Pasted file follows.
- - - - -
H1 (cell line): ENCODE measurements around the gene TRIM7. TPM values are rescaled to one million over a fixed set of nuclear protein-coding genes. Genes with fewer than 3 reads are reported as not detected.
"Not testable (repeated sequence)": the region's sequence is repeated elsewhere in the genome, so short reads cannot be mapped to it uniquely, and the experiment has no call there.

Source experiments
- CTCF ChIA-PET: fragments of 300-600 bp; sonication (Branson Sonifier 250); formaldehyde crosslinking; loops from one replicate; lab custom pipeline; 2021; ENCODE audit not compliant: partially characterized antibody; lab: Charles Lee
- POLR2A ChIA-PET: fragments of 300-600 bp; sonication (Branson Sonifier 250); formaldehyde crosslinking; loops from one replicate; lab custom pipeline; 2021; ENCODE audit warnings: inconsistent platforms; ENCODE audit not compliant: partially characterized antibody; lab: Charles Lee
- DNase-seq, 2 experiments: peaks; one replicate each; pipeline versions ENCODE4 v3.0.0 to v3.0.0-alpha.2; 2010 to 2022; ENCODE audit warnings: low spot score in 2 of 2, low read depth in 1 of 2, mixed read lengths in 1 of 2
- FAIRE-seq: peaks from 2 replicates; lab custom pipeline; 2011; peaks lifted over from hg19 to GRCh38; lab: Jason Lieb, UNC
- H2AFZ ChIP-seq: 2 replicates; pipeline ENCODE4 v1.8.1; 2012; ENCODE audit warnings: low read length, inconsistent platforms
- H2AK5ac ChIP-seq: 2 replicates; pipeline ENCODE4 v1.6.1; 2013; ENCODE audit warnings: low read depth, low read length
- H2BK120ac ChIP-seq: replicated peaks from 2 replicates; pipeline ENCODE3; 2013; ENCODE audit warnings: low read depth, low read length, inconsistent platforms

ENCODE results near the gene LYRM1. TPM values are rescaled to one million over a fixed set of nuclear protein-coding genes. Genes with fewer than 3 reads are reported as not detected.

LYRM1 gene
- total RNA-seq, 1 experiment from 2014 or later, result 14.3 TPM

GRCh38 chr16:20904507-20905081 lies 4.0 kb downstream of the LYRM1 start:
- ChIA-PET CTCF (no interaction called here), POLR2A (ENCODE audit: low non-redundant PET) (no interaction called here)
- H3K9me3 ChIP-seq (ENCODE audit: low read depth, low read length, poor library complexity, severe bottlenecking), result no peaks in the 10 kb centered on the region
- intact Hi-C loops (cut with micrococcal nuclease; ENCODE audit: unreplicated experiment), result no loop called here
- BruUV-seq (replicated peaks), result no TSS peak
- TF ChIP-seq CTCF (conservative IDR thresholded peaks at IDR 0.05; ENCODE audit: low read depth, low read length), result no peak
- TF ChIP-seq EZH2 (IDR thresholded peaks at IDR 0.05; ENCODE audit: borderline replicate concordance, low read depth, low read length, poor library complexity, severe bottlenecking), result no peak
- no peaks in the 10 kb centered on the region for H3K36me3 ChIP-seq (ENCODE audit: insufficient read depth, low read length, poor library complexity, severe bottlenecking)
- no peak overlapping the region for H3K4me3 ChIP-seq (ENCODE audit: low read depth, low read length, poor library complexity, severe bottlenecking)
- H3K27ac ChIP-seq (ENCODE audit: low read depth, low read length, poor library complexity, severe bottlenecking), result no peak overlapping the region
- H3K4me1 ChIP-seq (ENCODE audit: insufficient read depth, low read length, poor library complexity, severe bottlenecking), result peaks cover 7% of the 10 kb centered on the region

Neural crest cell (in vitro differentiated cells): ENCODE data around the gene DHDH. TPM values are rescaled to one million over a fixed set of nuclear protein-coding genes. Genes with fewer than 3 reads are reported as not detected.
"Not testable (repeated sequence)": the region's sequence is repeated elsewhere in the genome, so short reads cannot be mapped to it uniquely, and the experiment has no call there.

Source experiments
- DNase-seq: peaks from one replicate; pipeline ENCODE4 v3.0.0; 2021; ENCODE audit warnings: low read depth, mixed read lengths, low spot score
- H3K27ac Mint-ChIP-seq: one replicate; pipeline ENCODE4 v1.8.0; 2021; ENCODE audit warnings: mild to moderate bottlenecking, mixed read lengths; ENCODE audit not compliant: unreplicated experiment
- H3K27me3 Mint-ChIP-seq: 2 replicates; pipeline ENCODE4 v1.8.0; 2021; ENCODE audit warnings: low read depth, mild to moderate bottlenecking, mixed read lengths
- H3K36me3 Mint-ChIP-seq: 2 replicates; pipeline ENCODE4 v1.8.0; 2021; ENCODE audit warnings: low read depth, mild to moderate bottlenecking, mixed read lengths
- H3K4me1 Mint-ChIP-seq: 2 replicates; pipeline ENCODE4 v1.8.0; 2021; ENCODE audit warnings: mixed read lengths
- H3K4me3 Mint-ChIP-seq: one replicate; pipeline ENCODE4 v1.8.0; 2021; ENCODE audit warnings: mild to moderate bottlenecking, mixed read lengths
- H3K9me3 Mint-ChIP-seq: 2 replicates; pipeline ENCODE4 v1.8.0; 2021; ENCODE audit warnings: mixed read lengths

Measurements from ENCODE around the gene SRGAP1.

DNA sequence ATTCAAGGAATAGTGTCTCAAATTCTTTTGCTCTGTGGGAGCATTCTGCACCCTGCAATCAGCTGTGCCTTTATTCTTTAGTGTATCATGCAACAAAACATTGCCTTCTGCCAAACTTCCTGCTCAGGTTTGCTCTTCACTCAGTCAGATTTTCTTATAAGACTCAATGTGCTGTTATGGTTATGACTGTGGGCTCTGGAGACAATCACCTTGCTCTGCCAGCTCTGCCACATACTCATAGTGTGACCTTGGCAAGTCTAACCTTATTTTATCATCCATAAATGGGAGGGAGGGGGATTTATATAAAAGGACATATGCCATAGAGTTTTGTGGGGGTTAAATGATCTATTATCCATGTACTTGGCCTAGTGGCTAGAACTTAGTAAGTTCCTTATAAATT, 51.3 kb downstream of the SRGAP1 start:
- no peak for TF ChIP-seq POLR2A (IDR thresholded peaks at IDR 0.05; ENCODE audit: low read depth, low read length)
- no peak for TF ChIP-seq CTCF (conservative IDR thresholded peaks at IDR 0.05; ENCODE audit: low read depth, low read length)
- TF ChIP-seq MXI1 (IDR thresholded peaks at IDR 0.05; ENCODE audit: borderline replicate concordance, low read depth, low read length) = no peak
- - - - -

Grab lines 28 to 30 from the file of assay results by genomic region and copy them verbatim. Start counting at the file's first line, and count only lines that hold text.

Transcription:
- DNase-seq: peaks from one replicate; pipeline ENCODE4 v3.0.0; 2021; ENCODE audit warnings: low read depth, mixed read lengths, low spot score
- H3K27ac Mint-ChIP-seq: one replicate; pipeline ENCODE4 v1.8.0; 2021; ENCODE audit warnings: mild to moderate bottlenecking, mixed read lengths; ENCODE audit not compliant: unreplicated experiment
- H3K27me3 Mint-ChIP-seq: 2 replicates; pipeline ENCODE4 v1.8.0; 2021; ENCODE audit warnings: low read depth, mild to moderate bottlenecking, mixed read lengths